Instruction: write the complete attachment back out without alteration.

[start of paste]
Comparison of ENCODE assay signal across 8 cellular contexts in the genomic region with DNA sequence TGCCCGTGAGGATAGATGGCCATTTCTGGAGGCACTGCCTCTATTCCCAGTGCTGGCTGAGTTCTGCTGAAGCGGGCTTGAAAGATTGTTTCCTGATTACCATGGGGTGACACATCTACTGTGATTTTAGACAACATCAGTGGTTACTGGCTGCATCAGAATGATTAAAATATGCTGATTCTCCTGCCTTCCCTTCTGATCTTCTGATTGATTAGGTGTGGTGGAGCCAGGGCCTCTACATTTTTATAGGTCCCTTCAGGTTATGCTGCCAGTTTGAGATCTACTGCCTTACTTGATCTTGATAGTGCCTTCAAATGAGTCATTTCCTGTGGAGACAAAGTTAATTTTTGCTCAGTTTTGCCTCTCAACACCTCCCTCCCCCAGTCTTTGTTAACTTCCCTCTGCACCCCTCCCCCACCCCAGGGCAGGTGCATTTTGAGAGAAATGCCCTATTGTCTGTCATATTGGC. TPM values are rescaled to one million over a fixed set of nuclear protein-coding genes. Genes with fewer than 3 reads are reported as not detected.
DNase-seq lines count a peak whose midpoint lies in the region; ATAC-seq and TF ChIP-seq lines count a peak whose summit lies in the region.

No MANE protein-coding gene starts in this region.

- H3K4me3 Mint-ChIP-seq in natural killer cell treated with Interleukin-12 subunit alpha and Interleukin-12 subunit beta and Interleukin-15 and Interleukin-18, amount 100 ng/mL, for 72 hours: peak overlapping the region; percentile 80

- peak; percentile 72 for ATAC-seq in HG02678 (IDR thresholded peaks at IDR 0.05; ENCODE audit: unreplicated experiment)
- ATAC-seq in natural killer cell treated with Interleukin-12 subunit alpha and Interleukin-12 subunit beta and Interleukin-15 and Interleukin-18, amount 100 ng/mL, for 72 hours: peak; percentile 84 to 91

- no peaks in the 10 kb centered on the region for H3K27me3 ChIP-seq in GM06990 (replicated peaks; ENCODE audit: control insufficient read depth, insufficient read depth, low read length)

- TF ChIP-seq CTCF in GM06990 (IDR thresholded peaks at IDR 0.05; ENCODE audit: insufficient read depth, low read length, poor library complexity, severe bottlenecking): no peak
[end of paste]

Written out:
Comparison of ENCODE assay signal across 8 cellular contexts in the genomic region with DNA sequence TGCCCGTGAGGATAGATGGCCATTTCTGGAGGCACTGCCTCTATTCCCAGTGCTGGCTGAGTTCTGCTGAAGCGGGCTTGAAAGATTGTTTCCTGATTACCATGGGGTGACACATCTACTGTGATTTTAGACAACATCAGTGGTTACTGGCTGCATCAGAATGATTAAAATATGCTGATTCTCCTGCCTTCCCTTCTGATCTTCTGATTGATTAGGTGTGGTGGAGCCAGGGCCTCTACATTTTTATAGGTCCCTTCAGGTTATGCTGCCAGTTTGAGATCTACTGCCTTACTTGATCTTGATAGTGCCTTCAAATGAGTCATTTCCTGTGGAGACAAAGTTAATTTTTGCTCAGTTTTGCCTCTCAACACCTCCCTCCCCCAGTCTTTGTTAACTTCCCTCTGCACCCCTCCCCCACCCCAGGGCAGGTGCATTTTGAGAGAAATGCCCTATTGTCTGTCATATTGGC. TPM values are rescaled to one million over a fixed set of nuclear protein-coding genes. Genes with fewer than 3 reads are reported as not detected.
DNase-seq lines count a peak whose midpoint lies in the region; ATAC-seq and TF ChIP-seq lines count a peak whose summit lies in the region.

No MANE protein-coding gene starts in this region.

- H3K4me3 Mint-ChIP-seq in natural killer cell treated with Interleukin-12 subunit alpha and Interleukin-12 subunit beta and Interleukin-15 and Interleukin-18, amount 100 ng/mL, for 72 hours: peak overlapping the region; percentile 80

- peak; percentile 72 for ATAC-seq in HG02678 (IDR thresholded peaks at IDR 0.05; ENCODE audit: unreplicated experiment)
- ATAC-seq in natural killer cell treated with Interleukin-12 subunit alpha and Interleukin-12 subunit beta and Interleukin-15 and Interleukin-18, amount 100 ng/mL, for 72 hours: peak; percentile 84 to 91

- no peaks in the 10 kb centered on the region for H3K27me3 ChIP-seq in GM06990 (replicated peaks; ENCODE audit: control insufficient read depth, insufficient read depth, low read length)

- TF ChIP-seq CTCF in GM06990 (IDR thresholded peaks at IDR 0.05; ENCODE audit: insufficient read depth, low read length, poor library complexity, severe bottlenecking): no peak